Newcastle disease virus (NDV) is an avian paramyxovirus with oncolytic potential. Detailed preclinical information regarding the safety of oncolytic NDV is scarce. In this study, we evaluated the toxicity, biodistribution and shedding of intravenously injected oncolytic NDVs in non-human primates (Macaca fascicularis). Two animals were injected with escalating doses of a non-recombinant vaccine strain, a recombinant lentogenic strain or a recombinant mesogenic strain. To study transmission, naive animals were co-housed with the injected animals. Injection with NDV did not lead to severe illness in the animals or abnormalities in hematologic or biochemistry measurements. Injected animals shed low amounts of virus, but this did not lead to seroconversion of the contact animals. Postmortem evaluation demonstrated no pathological changes or evidence of virus replication. This study demonstrates that NDV generated in embryonated chicken eggs is safe for intravenous administration to non-human primates. In addition, our study confirmed results from a previous report that naïve primate and human sera are able to neutralize egg-generated NDV. We discuss the implications of these results for our study and the use of NDV for virotherapy.,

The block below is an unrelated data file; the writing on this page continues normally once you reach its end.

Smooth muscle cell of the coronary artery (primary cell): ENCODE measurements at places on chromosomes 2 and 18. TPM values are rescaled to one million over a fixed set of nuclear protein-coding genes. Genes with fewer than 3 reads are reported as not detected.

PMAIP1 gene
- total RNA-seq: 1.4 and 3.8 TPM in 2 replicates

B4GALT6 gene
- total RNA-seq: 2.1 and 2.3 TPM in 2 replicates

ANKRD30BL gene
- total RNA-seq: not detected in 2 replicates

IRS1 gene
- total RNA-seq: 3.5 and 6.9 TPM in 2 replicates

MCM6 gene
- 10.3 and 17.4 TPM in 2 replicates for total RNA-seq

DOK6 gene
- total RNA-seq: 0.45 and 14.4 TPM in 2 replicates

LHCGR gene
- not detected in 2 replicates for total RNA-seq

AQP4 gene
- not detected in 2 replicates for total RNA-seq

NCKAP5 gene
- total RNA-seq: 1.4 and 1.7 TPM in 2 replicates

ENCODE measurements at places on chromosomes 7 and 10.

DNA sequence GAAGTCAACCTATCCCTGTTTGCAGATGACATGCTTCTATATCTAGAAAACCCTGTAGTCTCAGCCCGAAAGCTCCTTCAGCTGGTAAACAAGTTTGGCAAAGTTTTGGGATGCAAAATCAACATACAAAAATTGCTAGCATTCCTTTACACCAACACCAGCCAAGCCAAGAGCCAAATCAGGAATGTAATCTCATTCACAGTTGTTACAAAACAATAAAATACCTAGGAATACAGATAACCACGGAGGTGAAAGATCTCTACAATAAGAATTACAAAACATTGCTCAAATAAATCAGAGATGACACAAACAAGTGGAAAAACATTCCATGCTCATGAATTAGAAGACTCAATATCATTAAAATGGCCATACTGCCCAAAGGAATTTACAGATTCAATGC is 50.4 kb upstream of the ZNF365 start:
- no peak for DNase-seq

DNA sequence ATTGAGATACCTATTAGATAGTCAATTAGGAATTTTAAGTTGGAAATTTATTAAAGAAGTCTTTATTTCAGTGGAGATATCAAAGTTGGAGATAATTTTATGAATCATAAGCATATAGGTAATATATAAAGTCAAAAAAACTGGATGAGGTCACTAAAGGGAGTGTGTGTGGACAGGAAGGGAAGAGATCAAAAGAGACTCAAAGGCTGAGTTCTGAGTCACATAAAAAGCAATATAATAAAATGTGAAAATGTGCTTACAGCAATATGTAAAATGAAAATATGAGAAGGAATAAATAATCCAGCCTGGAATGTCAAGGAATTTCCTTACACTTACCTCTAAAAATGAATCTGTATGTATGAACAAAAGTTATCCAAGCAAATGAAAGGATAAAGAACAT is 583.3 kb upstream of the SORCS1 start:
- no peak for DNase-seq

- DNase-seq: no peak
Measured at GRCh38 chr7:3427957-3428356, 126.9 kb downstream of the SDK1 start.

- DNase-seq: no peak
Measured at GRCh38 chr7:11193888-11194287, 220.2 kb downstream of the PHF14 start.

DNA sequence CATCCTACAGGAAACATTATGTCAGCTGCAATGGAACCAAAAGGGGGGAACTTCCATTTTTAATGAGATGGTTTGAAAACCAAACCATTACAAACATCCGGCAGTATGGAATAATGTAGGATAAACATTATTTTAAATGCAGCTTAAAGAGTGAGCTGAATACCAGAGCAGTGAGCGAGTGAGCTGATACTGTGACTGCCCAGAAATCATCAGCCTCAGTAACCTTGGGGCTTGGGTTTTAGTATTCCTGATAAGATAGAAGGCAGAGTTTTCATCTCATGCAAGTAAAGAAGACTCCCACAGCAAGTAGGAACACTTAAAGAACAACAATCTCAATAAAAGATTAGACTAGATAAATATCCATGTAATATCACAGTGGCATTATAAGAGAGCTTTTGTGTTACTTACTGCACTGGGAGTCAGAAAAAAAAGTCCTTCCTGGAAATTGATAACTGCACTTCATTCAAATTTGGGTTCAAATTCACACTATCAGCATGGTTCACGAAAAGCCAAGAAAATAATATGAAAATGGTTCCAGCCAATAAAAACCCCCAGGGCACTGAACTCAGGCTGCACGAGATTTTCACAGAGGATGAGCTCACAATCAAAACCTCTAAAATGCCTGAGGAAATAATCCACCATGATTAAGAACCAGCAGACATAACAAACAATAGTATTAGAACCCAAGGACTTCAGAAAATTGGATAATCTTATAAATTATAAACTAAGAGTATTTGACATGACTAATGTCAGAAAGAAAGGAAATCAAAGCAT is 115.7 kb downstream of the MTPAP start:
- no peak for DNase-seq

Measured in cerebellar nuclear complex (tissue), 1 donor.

Cancer Gene Therapy
Department of Virology

Buijs, P.R.A, Van Amerongen, G, van Nieuwkoop, S, Bestebroer, T.M, van Run, P.R.W.A, Kuiken, T, … van den Hoogen, B.G. (2014). Intravenously injected Newcastle disease virus in non-human primates is safe to use for oncolytic virotherapy. Cancer Gene Therapy, 21(11), 463–471. doi:10.1038/cgt.2014.51